๐ŸŒผ๐ŸŒป Review: The Gardens Between "A Time-Bending Tale of Two Filled with Heart" ๐ŸŒป๐ŸŒผ #GameDev #IndieGame @TheVoxelAgents

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Game Title: The Gardens Between
Developer: The Voxel Agents
Platform Reviewed: PC (Steam)
Rating: Ice Cool
I must admit that I was subtly blown away by The Gardens Between, its genius crept upon me over the couple of hours that I spent in the world of Arina and Frendt, the two protagonists in this wonderful wordless puzzle adventure from The Voxel Agents.
The game starts with a slow zoom on two houses next to each other, as the camera moves up behind the homes, we see a young girl and boy sitting in a tree house, seemingly miserable as a storm rages around them. 
Following a glowing orb appearing in-between them, we find ourselves transported to a fractured world of water-surrounded islands, each one filled with strange reminders of the real world, a keyboard here, a television there…what is this all about?
The Gardens Between is a high-concept game build entirely around one simple mechanic, the flowing of time. You may think that you’ve seen this before in games such as Braid, but here it’s handled in a different way. There are only three buttons in the game, forwards, backwards and action.
Arina can pick up and drop a lantern which needs to be lit and taken to the top of the stage in order to progress, whilst Frendt has the ability to ring bells and flick switches that allow control over various aspects of the landscape and environment, although again only using forwards and backwards, adding a literal extra dimension to the puzzles.
As I started the game, I thought that this gimmick would run its course after a level or two, becoming bland and samey. Oh, how beautifully wrong I was. What I soon realised was so joyful about having such loose direct control over the characters came from watching their wordless interactions with the world around them and soaking up the rich visuals, replete with items of interest, as sometimes the environment itself acts as the key to a puzzle.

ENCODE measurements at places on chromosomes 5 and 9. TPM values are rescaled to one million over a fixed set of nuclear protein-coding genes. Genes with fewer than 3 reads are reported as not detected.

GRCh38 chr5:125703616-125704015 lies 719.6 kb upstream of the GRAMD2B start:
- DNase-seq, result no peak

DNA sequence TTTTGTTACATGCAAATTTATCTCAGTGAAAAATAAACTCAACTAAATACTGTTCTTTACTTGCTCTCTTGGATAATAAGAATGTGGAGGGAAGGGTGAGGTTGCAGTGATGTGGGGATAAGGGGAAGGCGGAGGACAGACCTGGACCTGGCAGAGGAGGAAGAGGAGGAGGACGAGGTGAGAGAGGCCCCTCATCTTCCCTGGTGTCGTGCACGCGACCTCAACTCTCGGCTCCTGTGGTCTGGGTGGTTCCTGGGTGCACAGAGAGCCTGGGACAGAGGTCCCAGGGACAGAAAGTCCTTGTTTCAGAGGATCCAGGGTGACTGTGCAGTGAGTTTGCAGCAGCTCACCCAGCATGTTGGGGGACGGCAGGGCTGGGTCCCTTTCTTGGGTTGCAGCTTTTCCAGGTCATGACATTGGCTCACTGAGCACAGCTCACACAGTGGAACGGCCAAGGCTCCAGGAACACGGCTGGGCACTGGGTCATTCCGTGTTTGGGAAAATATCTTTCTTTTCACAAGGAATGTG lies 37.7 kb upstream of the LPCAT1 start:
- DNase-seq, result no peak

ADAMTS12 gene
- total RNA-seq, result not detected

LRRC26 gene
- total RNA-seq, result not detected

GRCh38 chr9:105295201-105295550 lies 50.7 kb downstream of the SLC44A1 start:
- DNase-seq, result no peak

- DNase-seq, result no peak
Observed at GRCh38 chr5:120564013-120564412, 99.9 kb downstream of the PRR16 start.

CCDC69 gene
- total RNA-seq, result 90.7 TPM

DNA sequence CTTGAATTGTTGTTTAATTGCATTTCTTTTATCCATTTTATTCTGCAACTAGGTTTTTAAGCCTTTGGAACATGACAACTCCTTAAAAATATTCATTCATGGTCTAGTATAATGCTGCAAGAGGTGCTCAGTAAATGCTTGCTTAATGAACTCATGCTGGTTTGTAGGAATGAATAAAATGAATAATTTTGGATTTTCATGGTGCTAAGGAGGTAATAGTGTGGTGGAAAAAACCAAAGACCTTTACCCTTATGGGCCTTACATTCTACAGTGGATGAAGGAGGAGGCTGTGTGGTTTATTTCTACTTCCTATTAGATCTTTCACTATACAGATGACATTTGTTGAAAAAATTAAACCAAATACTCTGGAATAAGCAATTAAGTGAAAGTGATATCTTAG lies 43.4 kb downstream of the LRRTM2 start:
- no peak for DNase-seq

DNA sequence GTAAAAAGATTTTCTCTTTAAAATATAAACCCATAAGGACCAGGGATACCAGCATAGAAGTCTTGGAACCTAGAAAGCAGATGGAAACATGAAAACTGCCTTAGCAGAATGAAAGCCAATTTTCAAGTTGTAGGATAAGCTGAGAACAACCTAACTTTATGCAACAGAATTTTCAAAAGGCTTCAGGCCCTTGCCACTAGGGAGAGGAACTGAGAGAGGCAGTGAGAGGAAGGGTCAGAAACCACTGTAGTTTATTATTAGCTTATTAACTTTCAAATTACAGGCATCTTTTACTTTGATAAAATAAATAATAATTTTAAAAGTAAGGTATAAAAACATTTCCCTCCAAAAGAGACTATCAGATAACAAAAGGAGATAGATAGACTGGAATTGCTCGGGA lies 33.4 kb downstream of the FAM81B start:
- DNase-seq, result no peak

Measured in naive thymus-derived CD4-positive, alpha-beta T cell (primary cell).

Although I started off working out the basic ‘light the lantern, reach the top’ game play that runs throughout the game, after a couple of stages the true majesty of the game design dawned on me. Aside from the clever puzzles, which always feel the three F’s, (fair, fun and flexible) I was enjoying myself just walking through the levels and drinking in the surroundings.

Each of the twenty stages brought in something new, initially my favourite puzzle involved manipulating a video game on a television, then it was the stage with a calculator and dot matrix printer, later on I couldn’t help but appreciate a section whereby I had to tune in a Walkman to progress, it’s all so good and such a pleasure to play through, it really is.
The music is a gentle, rolling ambience that always accentuates and never overpowers the visuals and game play and the sound effects are sparse and well-used. It was hard to find a single aspect of the game that I didn’t love as it took the concept of time-manipulation, distilled it down to as simple a control scheme as possible and ran with it so well, right up to the very end of the game.
Without giving too much away from the story, I will say that the ending is absolutely worth it and is in keeping with the mood of the rest of the game. I found myself oddly affected by it, a story so well-told through audio cues and visuals that it shows not everything is about budget and scale and the best things can often creep up on you.
The Gardens Between is a game that I won’t soon forget and I’ll be very surprised if it doesn’t end up on my year-end list of the best games of 2018. If you enjoy puzzle games or a simple story told expertly, you’d be hard-pressed to find a better suit than The Gardens Between.
Right, I’m off to play Silly Old Crow.
Ratings Explained
ICE COOL (Great Game Recommended)
MELTING (Recommended with reservations, one to consider if you are a fan of the genre)
MELTED (Not A Recommended Purchase)

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